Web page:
Cassidy Russell – a member of our Mainstage Team as well as Rufio, Botox or Bangs, J.V., and Taylor & Cassidy – is constantly considering becoming a librarian. Every few weeks, she’ll review a different improv book. Get ready to get nerdy.
How to Be the Greatest Improviser on Earth
by Will Hines
What did I think in general?
Oh, sweet, weird Will Hines. One time Vincent & I sat on an inflatable couch with him for two hours while he just talked and we just nodded. I felt like I needed to tell you that off the bat. If you haven’t been lucky enough to sit on an inflatable couch with him, Will Hines is a fantastic performer and teacher at UCB. And this book is just as good as I hoped it would be.
Hines is smart as hell. So much of what is written in this book feels like what I try to tell students, but said in a much better way. (Damn him.) He compares the opening in a longform set to an overture at the beginning of a musical, in that you hear snippets of what you’ll hear later. Ugh. So good. He writes about how “straight man” characters don’t have to be boring! They should be excited and affected and fun – they’re just also the voice of reason. Thank you! He reminds us that the purpose of the rules is to get you to know (make a decision), care (be affected), and say (be forward) – after that you can forget the rules! YAY!
Also he gives this beautiful, beautiful piece of advice: “You will know that you are truly being present when this happens: you become the most riveting person on stage. They say you can’t teach charisma. But you can, and I just taught it to you. Be fully present, and the audience will watch you like a hawk.” So. True.
What’s my favorite part of the book?
I love how this book is set up. The chapters have great titles like “Be Brave” or “Be Authentic” and then within the chapter there are examples from real scenes, exercises to work on the specific thing the chapter is about, and just tons of good good good advice. The examples to back up his points are straight up fantastic and also really funny. One of my personal favorites is when he’s talking about not being too crazy on stage – “Don’t go too nuts or it’ll feel false. Just give about 20% more of a shit than we expect you to. Err on the side of caring more than we thought you would.” His example from a real scene?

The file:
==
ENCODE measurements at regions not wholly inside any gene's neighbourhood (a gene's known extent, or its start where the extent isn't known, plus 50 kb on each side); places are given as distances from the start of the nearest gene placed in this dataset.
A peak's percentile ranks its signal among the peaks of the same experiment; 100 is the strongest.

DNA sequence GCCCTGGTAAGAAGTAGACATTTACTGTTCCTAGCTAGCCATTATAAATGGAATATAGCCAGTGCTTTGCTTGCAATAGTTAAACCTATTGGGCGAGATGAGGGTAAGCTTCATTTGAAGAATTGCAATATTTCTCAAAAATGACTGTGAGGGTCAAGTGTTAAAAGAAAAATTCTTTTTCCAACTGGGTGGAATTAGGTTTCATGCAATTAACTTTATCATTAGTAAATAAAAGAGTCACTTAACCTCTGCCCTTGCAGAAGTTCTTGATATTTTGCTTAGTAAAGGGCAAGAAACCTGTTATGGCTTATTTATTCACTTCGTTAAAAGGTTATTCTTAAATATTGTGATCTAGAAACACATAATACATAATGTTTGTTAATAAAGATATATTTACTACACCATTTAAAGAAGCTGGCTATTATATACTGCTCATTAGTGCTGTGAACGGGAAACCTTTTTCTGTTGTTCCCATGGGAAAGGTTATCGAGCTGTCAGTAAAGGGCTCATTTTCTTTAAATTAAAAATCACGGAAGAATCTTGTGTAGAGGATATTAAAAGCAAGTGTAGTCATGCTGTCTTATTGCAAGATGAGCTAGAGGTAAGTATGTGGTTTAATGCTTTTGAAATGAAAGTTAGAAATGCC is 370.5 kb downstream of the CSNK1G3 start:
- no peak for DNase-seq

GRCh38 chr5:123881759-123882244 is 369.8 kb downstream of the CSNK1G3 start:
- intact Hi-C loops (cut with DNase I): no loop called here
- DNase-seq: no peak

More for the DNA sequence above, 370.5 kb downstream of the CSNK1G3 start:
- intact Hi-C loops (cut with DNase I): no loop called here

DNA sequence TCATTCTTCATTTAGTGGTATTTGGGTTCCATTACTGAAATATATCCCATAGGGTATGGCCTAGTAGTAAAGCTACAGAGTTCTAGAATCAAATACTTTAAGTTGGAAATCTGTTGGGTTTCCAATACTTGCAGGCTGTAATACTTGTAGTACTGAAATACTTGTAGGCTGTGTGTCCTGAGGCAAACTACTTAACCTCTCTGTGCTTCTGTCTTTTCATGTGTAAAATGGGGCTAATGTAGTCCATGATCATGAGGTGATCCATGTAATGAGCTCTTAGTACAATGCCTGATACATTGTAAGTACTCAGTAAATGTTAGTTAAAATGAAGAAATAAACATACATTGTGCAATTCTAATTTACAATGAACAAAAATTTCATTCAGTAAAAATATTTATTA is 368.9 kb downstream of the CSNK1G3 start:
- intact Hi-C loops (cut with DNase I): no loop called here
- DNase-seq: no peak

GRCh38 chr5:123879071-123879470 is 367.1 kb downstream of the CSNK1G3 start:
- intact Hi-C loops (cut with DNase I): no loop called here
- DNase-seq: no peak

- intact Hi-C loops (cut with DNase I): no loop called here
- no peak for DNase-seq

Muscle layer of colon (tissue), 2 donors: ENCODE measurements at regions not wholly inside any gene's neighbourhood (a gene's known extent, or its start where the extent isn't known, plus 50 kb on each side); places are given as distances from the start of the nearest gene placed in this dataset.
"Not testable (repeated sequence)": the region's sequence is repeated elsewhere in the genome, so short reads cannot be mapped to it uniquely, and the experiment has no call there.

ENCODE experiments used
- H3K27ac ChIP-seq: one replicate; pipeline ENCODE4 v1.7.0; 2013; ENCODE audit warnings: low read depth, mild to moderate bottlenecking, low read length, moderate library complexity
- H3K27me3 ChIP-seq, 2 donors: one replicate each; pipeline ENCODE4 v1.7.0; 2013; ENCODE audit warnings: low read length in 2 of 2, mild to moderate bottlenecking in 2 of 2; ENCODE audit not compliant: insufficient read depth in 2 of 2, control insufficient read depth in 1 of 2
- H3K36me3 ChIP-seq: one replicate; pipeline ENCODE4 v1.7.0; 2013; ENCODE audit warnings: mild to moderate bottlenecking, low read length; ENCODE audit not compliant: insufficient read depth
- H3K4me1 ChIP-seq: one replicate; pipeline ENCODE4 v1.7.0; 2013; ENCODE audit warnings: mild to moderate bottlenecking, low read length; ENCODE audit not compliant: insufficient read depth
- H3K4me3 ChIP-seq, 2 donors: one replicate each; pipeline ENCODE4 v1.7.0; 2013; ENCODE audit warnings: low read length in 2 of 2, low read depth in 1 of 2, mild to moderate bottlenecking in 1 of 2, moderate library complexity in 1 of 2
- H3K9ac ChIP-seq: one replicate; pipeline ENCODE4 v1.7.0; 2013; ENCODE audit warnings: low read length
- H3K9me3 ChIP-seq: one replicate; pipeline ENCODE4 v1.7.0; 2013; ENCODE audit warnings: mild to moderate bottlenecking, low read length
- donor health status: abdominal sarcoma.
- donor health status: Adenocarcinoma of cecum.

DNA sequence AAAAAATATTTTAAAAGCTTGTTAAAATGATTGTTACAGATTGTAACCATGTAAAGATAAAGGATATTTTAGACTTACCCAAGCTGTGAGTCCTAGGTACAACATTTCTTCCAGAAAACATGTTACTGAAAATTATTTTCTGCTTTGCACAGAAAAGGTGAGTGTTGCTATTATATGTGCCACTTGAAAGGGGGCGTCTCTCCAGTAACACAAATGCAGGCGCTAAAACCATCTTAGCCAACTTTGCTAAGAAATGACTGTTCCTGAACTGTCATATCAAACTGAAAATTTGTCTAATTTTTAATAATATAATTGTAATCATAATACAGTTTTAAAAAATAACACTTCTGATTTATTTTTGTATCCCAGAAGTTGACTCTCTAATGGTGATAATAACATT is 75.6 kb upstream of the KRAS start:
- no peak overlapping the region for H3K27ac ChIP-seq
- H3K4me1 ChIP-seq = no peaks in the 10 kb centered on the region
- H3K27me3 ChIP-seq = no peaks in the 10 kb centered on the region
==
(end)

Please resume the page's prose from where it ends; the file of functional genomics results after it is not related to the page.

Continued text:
Jimmy: I think I’m going to have a taco salad tonight. Have you thought about what you’re going to eat tonight?”
Michael: “Yes, deeply.”
Plus, the cover is really great looking and the book is well designed, which is a new thing for improv books. Just in case you’re into book design. WHICH IS A COOL THING TO BE INTO OK.
Who would this book be most helpful for?
This book is so great if you have something specific you’re working on. Are you often told to play more grounded? There’s advice for that: “Think of “being grounded” as “being connected to the ground.” The ground is whatever the world is.” Feel like you sometimes don’t recognize game? Bam: “There’s the real world and how things normally go – that’s the scene. And then there’s a weird part that is unusual – that’s the game.” Aren’t sure how to play Hitler on stage? Well: “Let me go on record here. I am opposed to Adolf Hitler. But if I get endowed as him in a scene, then I’m going to play even him with a degree of empathy.”
Don’t have something specific you’re working on? Bro, you probably should. Pick something.
And then get this book & work on it.
Finally, a great thought from the book:
(Or two. Because they’re both great.)
“Value real friends over status. Don’t drink too much too often. Avoid toxic people and groups. Take breaks. Miss things now and then – the show everyone says you have to watch, the workshop everyone’s dying to get into, even your own show – so you can re-charge. If your friend is getting married during the weekend of auditions for house teams, skip the audition. Letting go of improv and taking it off its pedestal is part of getting good at it.”
“Make big choices and commit, but be ready to change.”